Bringing a North Ceredigion Metal Mine to life

Metal mining was once a major mid-Wales Industry. Royal Commission Investigator Louise Barker and Heledd Fychan explore the remains of Ystrad Einion metal mine, where a new animation project aims to bring the mine back to life.

  • An underground water wheel, operating drainage pumps and a winding drum is one of the hidden treasures of Ystrad Einion mine and unique in its survival. (Image: DI2010_0140 / NPRN: 33908)
  • The above ground remains at Ystrad Einion.  Here we see the circular buddle pits and the crusher house, important elements in the process of recovering the metal ore. (Image: DS2011_075_002 / NPRN: 33908)
  • Ystrad Einion metal mine from the air. (Image: DI2010_0200 / NPRN: 33908)

Tucked away in a quiet corner of Cwm Einion in North Ceredigion, lies one of Wales’ hidden industrial gems, Ystrad Einion metal mine. Mining for lead, silver and other metals had been carried out here in a small way since the 18th century, but the main period of activity came in the final decades of the 19th century, when seeing an opportunity to make money, Lancastrian entrepreneur Adam Mason leased the land and sank over £3000 in state-of-the-art equipment.

This was a relatively small mine, a report of 1891 notes just 11 miners working at the site, nine men labouring underground and two lads, aged between 13 and 18 above ground. It also proved spectacular unprofitable and looking back we can now see that Adam Mason and his high technology arrived at Ystrad Einion too late. The ores were becoming exhausted, mining costs were increasing, and British production was being threatened, and eventually destroyed, by cheap foreign imports. The mine was finally closed in 1903, when much of the machinery was sold or scrapped.

Ystrad Einion metal mine is accessible to the public, and the results of new on-site interpretation work will be in place by Summer 2011.

The Royal Commission’s work at Ystrad Einion has been carried out in partnership with Ceredigion County Council and their PLWM project, together with the Welsh Mines Preservation Trust.


Barclodiad y Gawres, Anglesey

RCAHMW investigator Toby Driver and Heledd Fychan join George Nash and Andrew Beardsley in investigating whether the pecked stones of Barclodiad y Gawres have further secrets to reveal.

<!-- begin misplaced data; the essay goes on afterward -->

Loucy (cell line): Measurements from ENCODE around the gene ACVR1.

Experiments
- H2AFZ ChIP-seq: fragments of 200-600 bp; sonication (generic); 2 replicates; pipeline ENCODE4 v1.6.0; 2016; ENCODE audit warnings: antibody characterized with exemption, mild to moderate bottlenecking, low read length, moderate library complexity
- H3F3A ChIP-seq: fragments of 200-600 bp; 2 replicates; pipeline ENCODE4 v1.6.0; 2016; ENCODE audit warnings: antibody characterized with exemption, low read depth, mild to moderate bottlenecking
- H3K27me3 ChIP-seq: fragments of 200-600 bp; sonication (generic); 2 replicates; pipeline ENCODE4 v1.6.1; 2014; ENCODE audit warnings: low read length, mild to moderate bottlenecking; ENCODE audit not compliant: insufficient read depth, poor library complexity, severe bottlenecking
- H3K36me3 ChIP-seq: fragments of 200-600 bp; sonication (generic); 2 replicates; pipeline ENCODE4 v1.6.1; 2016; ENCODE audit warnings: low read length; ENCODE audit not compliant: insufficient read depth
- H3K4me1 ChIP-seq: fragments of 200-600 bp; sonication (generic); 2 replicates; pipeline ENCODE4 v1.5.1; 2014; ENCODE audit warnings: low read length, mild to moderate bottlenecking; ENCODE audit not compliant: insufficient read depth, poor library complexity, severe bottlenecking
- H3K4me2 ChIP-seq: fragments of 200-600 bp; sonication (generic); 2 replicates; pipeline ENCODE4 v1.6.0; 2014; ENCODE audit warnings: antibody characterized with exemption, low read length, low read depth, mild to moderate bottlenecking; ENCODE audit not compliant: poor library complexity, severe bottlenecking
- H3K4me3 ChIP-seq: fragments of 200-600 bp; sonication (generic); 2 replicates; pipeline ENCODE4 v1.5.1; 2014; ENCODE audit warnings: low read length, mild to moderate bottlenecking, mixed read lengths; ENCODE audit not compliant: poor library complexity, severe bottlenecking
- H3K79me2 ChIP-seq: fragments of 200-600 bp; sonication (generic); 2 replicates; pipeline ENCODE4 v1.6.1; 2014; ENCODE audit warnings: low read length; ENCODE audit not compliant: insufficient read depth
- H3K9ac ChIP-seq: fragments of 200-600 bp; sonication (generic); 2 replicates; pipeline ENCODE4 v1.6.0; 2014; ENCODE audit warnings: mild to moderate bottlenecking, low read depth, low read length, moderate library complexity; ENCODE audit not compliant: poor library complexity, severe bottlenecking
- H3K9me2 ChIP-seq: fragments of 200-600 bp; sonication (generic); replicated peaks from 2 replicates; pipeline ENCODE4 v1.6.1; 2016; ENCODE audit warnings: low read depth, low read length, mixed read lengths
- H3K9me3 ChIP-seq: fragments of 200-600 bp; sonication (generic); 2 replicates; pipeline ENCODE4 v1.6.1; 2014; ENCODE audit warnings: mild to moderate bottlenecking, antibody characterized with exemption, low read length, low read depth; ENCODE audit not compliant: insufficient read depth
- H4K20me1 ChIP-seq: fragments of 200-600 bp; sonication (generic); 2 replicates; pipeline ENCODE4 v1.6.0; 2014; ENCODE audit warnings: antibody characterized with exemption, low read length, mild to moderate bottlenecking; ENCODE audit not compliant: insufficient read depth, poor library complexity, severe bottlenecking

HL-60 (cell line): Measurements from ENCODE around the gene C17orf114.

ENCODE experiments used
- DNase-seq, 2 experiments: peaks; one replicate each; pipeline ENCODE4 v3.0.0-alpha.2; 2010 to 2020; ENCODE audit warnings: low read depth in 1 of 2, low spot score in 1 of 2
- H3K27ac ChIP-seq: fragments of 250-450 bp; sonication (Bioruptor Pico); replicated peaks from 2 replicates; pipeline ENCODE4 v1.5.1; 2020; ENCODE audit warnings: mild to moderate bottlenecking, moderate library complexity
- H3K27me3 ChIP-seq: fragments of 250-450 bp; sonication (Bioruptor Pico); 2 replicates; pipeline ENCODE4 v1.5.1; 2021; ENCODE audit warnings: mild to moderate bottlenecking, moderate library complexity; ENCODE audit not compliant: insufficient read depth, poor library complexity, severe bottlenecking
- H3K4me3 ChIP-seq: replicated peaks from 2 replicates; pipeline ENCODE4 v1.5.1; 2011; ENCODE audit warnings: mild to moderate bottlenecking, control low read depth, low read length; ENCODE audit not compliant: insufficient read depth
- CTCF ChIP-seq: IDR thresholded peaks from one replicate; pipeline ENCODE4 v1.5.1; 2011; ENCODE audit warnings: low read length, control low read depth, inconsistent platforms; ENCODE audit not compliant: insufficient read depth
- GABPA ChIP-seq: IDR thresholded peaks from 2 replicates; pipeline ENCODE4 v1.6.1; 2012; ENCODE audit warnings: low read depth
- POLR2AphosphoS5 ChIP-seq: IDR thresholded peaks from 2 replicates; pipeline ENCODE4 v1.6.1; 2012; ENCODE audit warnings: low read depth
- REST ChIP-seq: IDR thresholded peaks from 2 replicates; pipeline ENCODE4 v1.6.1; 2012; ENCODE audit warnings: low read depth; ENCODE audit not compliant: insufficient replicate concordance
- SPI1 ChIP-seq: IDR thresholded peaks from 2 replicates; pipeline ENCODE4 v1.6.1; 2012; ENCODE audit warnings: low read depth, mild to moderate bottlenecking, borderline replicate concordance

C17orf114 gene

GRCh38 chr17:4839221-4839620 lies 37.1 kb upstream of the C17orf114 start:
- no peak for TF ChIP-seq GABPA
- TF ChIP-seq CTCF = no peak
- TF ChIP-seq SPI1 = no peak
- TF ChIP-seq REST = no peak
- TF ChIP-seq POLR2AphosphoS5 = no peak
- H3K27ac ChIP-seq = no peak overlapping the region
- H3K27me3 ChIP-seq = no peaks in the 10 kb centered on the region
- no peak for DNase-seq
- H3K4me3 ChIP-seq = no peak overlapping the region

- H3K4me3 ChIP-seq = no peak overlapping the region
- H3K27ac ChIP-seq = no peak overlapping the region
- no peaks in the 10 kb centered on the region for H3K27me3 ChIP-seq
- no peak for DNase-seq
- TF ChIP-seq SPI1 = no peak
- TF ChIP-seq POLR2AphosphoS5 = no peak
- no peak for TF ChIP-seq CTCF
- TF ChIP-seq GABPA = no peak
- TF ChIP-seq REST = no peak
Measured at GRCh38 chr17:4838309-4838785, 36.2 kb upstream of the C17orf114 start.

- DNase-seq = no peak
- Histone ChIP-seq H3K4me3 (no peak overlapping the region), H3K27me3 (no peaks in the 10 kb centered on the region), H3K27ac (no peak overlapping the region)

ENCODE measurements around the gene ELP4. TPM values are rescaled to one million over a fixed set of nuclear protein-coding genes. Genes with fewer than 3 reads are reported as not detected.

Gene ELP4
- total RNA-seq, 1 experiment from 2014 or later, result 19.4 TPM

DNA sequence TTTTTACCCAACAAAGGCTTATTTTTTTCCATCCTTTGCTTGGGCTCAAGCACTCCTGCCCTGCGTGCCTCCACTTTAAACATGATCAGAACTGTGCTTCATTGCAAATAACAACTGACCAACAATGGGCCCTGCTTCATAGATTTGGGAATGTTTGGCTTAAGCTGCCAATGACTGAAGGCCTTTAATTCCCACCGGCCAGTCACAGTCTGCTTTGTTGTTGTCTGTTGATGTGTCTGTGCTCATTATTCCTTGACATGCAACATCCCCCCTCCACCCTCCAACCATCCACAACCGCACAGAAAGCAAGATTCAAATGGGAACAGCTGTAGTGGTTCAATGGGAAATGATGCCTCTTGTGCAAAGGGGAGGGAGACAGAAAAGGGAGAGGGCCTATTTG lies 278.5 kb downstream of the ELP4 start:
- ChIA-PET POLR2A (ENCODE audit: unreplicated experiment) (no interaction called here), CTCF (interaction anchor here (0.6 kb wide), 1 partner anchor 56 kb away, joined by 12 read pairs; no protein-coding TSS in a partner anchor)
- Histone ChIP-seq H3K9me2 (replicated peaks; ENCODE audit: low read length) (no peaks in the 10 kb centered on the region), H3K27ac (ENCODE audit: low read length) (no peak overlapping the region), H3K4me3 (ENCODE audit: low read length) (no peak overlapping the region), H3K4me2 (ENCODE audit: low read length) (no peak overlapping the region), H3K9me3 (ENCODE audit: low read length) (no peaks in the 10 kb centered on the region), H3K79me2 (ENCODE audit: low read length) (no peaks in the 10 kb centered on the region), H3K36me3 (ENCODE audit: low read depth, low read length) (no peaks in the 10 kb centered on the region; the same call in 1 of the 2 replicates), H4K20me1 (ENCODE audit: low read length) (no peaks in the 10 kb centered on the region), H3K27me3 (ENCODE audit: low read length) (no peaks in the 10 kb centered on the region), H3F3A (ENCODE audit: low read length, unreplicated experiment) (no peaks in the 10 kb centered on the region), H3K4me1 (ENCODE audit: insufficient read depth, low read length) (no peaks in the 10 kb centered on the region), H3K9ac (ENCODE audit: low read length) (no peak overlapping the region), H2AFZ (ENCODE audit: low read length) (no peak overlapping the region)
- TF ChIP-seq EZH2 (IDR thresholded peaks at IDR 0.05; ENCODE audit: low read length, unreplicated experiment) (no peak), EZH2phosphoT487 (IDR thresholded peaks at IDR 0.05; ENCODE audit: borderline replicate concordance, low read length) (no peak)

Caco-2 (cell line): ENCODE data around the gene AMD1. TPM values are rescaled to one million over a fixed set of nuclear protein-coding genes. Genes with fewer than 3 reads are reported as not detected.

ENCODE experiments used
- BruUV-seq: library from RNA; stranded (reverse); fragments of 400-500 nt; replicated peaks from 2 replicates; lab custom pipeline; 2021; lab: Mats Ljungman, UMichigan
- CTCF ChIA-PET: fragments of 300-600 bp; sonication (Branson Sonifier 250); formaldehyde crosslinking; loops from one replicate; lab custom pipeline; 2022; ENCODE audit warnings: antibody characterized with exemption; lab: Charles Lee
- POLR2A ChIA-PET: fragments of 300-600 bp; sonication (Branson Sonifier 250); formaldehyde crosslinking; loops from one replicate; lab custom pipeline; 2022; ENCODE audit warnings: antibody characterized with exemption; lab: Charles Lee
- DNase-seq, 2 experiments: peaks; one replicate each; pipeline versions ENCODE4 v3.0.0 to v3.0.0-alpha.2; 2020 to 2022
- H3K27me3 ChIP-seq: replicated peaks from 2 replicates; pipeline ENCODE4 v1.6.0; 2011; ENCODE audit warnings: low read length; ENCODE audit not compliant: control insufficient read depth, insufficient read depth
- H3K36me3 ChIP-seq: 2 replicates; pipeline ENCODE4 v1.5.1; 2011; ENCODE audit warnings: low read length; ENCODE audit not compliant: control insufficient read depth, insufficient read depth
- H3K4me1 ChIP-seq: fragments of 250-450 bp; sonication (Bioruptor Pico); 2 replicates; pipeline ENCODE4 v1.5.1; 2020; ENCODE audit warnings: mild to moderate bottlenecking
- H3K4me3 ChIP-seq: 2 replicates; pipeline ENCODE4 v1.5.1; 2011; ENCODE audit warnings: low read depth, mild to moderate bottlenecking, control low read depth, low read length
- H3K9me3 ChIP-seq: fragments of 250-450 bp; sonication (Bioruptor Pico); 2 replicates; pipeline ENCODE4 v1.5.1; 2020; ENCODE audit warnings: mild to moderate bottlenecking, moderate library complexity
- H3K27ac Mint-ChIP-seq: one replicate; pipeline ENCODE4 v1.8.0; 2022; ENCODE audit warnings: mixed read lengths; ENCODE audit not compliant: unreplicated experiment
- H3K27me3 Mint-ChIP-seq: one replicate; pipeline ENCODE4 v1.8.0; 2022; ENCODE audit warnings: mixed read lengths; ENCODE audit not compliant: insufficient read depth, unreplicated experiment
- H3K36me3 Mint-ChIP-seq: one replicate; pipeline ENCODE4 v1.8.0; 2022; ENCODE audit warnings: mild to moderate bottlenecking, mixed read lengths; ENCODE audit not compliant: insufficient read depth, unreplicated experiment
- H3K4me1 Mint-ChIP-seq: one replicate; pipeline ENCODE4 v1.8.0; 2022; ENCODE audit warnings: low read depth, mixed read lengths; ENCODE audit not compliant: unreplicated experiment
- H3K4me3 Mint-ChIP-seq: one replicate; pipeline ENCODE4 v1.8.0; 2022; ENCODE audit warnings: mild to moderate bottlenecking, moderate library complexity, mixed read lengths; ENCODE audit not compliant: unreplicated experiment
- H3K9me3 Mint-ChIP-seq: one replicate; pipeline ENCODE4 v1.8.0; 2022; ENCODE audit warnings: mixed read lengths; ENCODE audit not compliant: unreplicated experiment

• Barclodiad y Gawres - Detail of carved pillar stone with lozenge, zig-zag, spiral and wavy line decoration on west side of tomb entrance. (Image: DS2010_580_007 / NPRN: 95545)
  • Barclodiad y Gawres, entrance passage. (Image: DS2010_580_002 / NPRN: 95545)
  • Barclodiad y Gawres, looking out of the tomb down the entrance passage. (Image: DS2010_580_003 / NPRN: 95545)

Barclodiad y Gawres is a Neolithic chambered tomb set on a crag at the highest point of the Mynydd Cnwc headland overlooking Trecastle Bay. The tomb was excavated in 1952-3 and has since been consolidated and presented for public access within a modern glass-topped mound.

The prehistoric tomb, built between 5-6000 years ago and older than the Egyptian pyramids, was originally covered by a great turf based mound some 27m in diameter. On the north side was an inturned forecourt from which a 7.0m long passage led into the irregular central chamber. Three smaller chambers branched off this central space producing a cruciform plan. These smaller chambers at least were roofed by great stone slabs, only one of which survives. The west chamber had a smaller annex within which the cremated remains of two men were found. The end stones of the east and west chamber and three of the stones in the inner end of the passage were decorated with abstract pecked patterns of zig-zags, lozenges and spirals, in a tradition of megalithic rock art common among the tombs of the Boyne Valley in Ireland, including the famous Newgrange, and chambered tombs in Brittany and Spain.